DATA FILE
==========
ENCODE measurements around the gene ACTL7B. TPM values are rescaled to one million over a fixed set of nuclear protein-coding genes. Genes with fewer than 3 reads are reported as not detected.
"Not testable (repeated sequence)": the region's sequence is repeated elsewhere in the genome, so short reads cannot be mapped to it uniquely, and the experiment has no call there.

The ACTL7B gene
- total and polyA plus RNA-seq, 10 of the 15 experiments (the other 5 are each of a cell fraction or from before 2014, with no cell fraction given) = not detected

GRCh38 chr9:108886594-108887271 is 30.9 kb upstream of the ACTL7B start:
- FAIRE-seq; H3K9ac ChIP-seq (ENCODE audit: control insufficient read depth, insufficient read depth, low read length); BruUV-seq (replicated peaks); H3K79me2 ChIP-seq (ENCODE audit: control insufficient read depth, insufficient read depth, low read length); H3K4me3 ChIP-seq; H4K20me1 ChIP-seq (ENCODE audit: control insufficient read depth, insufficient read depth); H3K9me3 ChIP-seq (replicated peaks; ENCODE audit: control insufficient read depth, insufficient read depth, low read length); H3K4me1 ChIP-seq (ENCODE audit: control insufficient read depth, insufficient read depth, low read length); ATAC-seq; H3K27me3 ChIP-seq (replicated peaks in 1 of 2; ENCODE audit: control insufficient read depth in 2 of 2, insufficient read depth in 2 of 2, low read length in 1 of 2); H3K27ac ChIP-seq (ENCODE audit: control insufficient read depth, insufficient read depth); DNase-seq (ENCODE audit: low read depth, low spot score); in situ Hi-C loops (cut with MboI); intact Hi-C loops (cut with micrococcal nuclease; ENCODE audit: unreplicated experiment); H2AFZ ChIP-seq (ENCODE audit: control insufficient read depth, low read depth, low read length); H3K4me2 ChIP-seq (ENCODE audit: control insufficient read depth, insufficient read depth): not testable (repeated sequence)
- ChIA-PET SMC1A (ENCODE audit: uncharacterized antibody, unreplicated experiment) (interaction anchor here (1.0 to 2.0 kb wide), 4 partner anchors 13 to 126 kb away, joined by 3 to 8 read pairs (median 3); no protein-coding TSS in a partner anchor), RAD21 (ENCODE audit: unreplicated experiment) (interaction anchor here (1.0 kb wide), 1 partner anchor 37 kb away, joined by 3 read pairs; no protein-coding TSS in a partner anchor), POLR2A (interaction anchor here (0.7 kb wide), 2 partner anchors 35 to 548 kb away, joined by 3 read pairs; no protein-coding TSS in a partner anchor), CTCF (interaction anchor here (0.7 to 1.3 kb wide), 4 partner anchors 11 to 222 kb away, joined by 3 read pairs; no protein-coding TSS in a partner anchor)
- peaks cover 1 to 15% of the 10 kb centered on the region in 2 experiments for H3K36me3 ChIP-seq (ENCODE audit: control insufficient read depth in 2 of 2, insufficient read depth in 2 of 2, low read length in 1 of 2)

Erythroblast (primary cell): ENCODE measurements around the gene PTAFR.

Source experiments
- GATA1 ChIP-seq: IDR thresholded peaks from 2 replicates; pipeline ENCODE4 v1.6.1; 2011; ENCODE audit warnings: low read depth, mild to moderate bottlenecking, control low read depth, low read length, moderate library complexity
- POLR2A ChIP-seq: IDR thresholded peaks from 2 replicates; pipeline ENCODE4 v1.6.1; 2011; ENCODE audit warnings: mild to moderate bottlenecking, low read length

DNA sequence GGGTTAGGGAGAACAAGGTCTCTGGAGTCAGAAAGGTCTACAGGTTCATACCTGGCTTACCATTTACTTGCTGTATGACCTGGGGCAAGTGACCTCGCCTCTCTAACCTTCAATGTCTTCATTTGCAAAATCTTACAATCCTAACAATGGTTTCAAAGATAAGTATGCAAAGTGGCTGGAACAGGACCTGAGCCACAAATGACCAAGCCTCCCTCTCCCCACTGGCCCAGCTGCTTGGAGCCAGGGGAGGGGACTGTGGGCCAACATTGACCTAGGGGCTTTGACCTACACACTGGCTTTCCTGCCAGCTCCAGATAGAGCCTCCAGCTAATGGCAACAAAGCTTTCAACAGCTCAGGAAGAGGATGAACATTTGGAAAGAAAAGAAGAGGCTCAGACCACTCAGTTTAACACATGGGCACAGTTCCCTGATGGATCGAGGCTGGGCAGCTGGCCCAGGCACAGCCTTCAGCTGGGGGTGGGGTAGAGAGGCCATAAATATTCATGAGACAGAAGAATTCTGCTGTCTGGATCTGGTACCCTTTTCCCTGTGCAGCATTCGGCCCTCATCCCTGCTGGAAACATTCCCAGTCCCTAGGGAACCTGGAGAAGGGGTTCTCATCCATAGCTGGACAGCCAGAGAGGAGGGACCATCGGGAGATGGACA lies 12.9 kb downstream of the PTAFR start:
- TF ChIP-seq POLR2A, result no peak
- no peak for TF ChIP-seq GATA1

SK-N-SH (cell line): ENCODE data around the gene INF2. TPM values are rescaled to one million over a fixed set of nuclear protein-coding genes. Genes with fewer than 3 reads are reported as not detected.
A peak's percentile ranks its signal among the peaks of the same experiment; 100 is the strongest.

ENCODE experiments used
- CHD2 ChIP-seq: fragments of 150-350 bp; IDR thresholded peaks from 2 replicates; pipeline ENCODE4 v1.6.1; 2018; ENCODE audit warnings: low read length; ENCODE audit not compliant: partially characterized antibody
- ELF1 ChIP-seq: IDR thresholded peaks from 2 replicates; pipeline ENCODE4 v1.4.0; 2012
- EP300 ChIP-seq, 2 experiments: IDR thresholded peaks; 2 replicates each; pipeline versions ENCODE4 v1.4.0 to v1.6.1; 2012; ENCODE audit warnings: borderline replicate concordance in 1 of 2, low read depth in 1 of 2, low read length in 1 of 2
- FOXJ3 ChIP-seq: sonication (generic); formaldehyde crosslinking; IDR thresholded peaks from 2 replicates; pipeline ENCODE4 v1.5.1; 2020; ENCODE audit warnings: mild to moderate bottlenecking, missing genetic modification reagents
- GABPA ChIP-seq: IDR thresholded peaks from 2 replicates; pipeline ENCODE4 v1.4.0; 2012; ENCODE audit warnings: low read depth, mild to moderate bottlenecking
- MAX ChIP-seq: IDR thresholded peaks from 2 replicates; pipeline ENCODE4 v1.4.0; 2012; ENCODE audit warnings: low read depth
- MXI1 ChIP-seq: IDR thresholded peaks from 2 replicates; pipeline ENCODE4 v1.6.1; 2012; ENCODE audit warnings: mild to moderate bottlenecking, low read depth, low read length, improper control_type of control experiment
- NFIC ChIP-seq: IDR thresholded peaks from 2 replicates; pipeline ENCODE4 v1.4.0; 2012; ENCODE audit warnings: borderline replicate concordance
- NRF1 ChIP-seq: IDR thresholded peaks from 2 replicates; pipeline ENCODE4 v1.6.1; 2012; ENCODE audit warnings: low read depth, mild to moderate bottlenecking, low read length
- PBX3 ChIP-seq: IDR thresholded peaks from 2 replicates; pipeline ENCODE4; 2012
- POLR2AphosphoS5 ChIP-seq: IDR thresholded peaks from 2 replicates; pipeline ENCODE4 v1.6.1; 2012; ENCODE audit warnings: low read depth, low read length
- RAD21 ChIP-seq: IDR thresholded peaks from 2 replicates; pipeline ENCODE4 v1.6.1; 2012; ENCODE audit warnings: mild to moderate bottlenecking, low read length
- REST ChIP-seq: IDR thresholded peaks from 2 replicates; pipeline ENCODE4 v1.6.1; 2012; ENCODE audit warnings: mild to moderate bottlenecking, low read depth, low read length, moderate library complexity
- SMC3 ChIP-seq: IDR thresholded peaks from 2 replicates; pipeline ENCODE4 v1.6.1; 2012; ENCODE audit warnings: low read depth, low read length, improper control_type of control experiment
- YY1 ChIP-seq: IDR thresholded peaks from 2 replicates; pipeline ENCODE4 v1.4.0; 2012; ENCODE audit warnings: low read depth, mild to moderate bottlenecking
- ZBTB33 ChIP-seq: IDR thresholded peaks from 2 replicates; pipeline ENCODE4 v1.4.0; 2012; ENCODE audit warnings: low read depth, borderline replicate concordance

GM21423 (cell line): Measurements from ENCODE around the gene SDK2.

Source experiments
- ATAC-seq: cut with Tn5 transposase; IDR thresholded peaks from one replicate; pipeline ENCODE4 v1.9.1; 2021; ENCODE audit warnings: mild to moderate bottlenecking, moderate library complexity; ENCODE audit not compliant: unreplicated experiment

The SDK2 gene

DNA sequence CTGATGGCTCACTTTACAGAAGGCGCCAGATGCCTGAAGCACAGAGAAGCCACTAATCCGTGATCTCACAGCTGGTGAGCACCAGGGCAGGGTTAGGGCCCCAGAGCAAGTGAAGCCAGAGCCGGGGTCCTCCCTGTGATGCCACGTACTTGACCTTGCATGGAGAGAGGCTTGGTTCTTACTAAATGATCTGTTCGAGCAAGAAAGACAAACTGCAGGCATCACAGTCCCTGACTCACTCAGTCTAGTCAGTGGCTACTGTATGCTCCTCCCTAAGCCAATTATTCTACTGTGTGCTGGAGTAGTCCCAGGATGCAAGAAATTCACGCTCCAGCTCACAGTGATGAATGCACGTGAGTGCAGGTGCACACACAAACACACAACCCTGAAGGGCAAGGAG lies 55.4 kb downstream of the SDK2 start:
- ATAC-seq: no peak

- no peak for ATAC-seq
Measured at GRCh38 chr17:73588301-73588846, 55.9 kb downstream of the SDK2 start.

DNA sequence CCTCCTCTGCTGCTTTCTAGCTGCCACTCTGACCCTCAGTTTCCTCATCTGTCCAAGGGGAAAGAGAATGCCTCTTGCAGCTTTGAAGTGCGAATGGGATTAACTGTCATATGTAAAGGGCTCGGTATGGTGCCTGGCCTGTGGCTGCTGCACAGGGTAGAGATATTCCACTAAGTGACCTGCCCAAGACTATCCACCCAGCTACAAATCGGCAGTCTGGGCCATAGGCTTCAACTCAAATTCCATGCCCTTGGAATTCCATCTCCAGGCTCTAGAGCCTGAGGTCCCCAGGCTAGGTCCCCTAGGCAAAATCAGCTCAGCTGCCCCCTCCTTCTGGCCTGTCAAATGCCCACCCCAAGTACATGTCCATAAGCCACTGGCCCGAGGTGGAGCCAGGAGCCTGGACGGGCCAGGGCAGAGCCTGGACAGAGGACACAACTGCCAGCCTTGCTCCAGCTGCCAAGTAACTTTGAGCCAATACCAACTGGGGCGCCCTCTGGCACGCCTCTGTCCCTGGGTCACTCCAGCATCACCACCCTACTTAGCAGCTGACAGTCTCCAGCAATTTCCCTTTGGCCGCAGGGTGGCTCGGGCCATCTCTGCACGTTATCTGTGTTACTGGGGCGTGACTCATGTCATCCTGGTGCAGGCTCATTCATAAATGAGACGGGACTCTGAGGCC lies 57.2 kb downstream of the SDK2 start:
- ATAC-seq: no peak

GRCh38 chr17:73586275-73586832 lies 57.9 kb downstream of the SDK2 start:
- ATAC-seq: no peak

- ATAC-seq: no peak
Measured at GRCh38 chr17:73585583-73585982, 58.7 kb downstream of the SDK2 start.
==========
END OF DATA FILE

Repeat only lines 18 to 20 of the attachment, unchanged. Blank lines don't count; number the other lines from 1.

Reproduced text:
ENCODE experiments used
- CHD2 ChIP-seq: fragments of 150-350 bp; IDR thresholded peaks from 2 replicates; pipeline ENCODE4 v1.6.1; 2018; ENCODE audit warnings: low read length; ENCODE audit not compliant: partially characterized antibody
- ELF1 ChIP-seq: IDR thresholded peaks from 2 replicates; pipeline ENCODE4 v1.4.0; 2012